White Sister: Fashion By Passion


Kerrang! Magazine Date Unknown

Written By Derek Oliver

“Something melodic this way comes…and then…and then…as you bend down to tie a rogue shoelace that probably came adrift whilst groovin’ to the latest Zebra LP, White Sister blast you with a grandiose exercise in toe-curling melodic mayhem. Guitars (mainly) and synthesisers converge beautifully, the lyrics are melodramatic and the songs themselves relentless, remorseless, unstoppable and hummable…which leads me to draw only one conclusion; that “Fashion By Passion,” is White Sister’s proudest hour- and a bit!

Within this fine frame I can detect only one problem; the results are so slick they might actually scare people off! And for “slick” read cleverness and inventiveness combined with razor sharp hard rock riffs…Pomp Rock, in fact, to the max.

Over six months late, mainly due to hefty feuds over incidental matters like rejected artwork and studio mix-downs, this follow-up to White Sister’s hotly tipped and critically licked debut LP (1984) sees the band remain intact (virtually: Garri Brandon has been replaced by new keyboard man David Vincent who, due to some strange quirk of nature, doesn’t actually play on this record!). Little has changed overall, however, save for a slicker image, a slightly modernised sound…and a better record.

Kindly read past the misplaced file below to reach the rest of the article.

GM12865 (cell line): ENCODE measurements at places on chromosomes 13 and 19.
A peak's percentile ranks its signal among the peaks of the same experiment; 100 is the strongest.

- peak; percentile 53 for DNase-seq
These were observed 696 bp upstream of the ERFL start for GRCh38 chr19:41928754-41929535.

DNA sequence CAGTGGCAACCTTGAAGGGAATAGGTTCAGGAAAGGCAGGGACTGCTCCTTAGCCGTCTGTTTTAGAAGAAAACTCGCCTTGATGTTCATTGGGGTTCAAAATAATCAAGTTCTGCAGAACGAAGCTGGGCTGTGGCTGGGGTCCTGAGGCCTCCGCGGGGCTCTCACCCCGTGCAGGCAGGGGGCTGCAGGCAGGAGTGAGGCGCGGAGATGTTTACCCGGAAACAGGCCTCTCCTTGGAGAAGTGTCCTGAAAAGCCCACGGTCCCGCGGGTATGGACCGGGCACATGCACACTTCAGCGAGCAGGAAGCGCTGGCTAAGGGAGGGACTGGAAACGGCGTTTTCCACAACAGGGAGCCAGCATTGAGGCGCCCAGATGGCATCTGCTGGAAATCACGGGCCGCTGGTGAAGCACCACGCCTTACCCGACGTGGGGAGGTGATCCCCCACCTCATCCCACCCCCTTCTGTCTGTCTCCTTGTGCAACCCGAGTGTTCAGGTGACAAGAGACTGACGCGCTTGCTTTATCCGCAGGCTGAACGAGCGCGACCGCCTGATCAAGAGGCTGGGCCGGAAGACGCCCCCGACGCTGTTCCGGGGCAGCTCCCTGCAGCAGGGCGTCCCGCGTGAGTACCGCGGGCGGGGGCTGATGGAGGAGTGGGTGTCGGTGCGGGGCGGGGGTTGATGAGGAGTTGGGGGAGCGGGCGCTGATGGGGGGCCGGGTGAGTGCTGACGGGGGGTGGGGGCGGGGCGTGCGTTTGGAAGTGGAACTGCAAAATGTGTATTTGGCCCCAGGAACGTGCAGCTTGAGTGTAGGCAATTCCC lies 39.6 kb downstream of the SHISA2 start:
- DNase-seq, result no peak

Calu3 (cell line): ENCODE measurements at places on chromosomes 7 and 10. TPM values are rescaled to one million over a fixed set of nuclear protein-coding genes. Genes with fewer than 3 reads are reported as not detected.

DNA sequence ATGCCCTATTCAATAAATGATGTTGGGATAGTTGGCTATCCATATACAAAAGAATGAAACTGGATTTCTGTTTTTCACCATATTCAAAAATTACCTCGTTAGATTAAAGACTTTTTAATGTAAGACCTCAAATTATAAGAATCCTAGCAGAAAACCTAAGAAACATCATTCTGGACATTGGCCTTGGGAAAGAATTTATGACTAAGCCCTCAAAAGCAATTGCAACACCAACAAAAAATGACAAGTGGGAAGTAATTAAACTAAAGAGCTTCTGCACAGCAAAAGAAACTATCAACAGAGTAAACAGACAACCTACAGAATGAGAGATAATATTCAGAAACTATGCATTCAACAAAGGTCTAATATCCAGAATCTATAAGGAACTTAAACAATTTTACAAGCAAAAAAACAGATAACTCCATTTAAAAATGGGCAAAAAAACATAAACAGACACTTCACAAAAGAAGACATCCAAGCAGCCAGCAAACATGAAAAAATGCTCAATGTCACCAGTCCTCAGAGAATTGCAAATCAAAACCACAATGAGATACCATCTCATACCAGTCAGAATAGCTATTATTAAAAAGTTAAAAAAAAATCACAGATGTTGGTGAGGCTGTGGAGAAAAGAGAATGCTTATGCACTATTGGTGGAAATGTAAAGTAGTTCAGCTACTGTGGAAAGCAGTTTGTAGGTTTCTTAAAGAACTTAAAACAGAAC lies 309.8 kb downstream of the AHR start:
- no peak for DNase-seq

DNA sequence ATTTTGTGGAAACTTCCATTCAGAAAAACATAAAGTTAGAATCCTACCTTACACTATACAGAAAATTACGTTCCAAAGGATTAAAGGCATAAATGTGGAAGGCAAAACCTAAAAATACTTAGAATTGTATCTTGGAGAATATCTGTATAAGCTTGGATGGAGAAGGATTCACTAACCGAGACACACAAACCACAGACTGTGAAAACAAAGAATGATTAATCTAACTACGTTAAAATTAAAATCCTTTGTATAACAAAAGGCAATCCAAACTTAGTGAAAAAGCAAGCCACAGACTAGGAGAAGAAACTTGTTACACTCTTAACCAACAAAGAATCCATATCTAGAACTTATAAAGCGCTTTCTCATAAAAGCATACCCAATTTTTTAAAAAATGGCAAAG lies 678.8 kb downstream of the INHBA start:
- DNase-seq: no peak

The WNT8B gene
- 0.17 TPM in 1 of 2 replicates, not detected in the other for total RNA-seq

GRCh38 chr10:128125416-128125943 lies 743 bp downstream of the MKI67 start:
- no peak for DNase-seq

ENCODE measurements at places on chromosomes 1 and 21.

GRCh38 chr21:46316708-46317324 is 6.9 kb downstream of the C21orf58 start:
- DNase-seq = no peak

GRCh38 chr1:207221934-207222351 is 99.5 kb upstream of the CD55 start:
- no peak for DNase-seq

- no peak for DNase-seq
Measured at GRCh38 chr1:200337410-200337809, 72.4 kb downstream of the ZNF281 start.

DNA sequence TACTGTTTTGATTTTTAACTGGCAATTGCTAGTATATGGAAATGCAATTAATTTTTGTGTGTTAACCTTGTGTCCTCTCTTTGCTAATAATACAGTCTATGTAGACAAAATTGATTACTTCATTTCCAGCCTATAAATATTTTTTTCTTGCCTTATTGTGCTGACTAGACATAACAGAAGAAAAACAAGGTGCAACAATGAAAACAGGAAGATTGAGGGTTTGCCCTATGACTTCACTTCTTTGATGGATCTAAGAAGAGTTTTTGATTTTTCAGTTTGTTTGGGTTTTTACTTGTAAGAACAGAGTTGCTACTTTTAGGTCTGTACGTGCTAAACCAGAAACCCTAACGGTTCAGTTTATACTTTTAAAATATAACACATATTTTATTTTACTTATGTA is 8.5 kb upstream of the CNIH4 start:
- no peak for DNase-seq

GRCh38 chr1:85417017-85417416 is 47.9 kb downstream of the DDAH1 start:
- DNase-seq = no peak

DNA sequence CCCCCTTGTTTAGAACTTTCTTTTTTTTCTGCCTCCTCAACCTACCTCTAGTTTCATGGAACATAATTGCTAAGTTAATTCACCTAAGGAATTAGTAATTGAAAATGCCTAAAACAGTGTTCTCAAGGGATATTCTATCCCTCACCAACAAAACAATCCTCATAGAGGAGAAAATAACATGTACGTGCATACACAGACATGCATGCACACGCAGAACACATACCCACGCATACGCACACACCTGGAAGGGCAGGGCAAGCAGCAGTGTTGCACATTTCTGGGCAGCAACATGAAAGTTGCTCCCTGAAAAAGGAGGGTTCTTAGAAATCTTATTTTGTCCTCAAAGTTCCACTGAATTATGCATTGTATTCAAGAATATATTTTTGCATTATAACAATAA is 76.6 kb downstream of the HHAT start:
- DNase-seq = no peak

Here, WS’ ripe images and sweeping,urgent sentimentality are indulged to the full, illuminated by the amazingly grand songs and the sheer pomp and circumstance of the (self) production- absolutely no-one has been allowed to interfere. NO-ONE!

There’s the preliminary lusty yearnings of “A Place In The Heart,” the exuberant optimism of “Dancin’ on Midnight,” which manages to capture the same untroubled bliss as Y&T’s “Summertime Girls,” and “Save Me Tonight,” which slides easily into the niche vacated recently by Michael Bolton; a ballad as overblown as Bolton’s classic “Call My Name,” opus ‘cept, and I really had to pinch my botty here, it’s actually better!

A surprisingly excellent version of The Beatles “Ticket To Ride,” hits the spot, while the second side, as surprisingly as the first, keeps it’s best secret hidden until the penultimate track. I’m talkin’ about “Troubleshooter,” a mechanical hit’n’run riff that completely seduces you with it’s outrageous success. A track like this makes it easy to ignore the sugary swing of “April,” and the melodic slush of “Lonely Teardrops.”

Only one thing remains to be said. By a unanimous decision, this record is completely and utterly indispensable.”